• Rather than going up because you are doing things biblically, your attendance actually begins to dwindle.  However, because you have an “even if you don’t” mentality you press on in faithfulness to God.  You may never have high attendance or have any of the typical marks of successful ministry.  Your ministry may have the fruit of Isaiah (see chapter 6) instead of the fruit of Jonah.  Yet, you will also get the reward of Isaiah instead of Jonah—“well done good and faithful servant”. 
  • God blesses your ministry exponentially.  You observe marked spiritual growth in your teenagers.  Your attendance increases.  Teens are coming to know Christ.  Your student ministry has become biblical.  Because you have an “even if you don’t” mentality your “success” results not in pride but in humble awe that God would shine His mercy upon you.  Like Shadrach, Meshach, and Abednego people start asking about your God instead of about your opinion (3:28). 

 What will it be?  Will you have an “even if you don’t” mentality or will you view ministry through the lens of “rights and bargains”? 


Why Reform? Part 2

•September 10, 2008 • 1 Comment


Your churches twentysomethings????

Your churches twentysomethings????

Yesterday I discussed my “breaking point”, that is when my eyes opened to the need for deep reform.  Today I want to share with you a few statistics and explain why a change in philosophy may be needed.


Before we discuss these statistics let me tell you a little about my “journey” to where I am today in regards to student ministry. Needless to say, my views on youth ministry have changed since I first began doing youth ministry. My philosophy in the beginning was more of a youth focused—program driven ministry. Certainly, Jesus was to be honored, the word was to be proclaimed, parents were to be considered, and all of this was to take place within the context of the local church. Now, I no longer believe that youth ministry should be “youth-focused” nor should any aspect of the local church be program driven. In fact doing such a thing, I have found, will undermine such things as “honoring Jesus”, “proclaiming the Word”, “considering parents”, and it will not fittingly take place within the context of the local church.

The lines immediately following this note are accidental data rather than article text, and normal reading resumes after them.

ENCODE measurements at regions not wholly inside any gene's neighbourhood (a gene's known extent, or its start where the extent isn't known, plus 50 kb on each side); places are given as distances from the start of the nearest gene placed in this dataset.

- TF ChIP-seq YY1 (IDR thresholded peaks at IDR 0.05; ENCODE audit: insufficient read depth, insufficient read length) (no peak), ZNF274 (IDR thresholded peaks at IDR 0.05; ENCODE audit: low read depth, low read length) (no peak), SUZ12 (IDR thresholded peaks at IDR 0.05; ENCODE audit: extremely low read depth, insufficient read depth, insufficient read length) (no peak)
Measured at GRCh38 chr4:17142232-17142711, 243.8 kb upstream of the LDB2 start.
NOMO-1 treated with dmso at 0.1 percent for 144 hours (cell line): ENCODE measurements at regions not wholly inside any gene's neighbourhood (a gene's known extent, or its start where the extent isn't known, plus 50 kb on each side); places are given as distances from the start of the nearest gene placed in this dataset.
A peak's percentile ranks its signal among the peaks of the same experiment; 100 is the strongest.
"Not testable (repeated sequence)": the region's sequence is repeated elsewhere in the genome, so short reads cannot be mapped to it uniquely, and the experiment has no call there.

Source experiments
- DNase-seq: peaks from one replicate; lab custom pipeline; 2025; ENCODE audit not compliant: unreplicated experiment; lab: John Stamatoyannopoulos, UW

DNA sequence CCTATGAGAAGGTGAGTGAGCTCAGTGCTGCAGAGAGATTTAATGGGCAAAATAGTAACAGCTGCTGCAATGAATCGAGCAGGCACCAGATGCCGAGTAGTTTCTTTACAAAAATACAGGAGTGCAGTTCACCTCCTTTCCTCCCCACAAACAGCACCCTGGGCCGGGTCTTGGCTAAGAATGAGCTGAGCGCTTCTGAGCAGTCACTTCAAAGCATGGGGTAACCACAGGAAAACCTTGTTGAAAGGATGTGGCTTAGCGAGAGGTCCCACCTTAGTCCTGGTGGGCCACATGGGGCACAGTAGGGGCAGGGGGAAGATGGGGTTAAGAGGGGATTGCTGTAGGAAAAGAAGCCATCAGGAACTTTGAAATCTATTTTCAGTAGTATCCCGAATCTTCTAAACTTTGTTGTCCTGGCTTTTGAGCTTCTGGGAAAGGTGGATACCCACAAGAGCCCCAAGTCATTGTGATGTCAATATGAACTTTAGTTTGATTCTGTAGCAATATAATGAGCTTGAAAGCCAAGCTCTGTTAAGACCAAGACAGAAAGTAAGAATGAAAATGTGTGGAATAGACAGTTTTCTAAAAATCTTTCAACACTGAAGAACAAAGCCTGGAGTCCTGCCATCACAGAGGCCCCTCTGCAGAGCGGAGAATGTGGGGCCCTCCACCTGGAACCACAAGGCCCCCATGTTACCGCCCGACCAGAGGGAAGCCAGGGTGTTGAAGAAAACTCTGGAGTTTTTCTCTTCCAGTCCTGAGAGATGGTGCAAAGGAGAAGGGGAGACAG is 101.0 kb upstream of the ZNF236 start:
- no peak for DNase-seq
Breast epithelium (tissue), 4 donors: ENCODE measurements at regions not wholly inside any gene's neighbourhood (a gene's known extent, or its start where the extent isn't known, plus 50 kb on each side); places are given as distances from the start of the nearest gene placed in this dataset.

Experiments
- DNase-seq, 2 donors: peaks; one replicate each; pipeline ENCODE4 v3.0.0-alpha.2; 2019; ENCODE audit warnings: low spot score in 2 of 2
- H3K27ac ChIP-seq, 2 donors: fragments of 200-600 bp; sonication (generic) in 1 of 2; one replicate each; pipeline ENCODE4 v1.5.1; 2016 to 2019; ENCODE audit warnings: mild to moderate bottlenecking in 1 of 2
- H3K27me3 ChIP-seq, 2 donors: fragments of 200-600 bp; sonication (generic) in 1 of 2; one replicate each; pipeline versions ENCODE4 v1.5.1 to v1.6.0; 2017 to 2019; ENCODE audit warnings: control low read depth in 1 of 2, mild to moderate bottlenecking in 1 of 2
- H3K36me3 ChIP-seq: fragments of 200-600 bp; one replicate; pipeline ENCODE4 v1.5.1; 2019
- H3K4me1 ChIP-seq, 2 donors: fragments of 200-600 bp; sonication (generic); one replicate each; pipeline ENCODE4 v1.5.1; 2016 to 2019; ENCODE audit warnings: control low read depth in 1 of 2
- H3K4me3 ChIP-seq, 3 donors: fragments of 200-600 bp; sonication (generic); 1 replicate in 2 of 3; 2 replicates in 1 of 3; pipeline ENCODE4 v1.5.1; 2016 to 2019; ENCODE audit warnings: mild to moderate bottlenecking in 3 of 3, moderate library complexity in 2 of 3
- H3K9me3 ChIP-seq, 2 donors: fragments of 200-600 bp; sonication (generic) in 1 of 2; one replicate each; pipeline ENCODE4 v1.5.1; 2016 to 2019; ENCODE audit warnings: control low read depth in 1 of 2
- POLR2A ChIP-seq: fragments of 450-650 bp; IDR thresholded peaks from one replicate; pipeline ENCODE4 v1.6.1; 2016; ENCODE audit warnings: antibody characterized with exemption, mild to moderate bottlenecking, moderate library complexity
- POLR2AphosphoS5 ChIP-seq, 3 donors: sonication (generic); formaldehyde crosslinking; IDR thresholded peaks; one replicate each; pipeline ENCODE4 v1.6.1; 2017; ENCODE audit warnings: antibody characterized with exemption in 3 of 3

Now, how did this change come about in my philosophy of ministry and why do I feel that it would be wise for not only your church but any church to adopt this philosophy of student ministry?

First of all, even though I am going to start by giving you some statistics let me say that this has been driven by a theological/doctrinal change instead of a statistical change. What I mean is that the catalyst for such a change in my philosophy of ministry has not been because I have seen problems, or read books, or read statistics. The locomotive for this change has been the Word of God. Today I want to show you why such a change is needed–then we will look at 5 foundational elements of a biblical philosophy of student ministry.

If you are the typical church my guess is that there is only a handful of people in their 20’s. Unless of course you are in a college town and have a “vibrant” college ministry that runs like a glorified student ministry. I would also guess that statistically speaking you have more than a handful of twenty-somethings. There are plenty of twentysomethings in your area–the Church simply is not reaching them. I would almost guess that many of those twentysomethings that you now see in the community were at one point “reached” by your student ministry. But something happened and they stopped coming shortly after their graduation. If this is the case your church is not alone.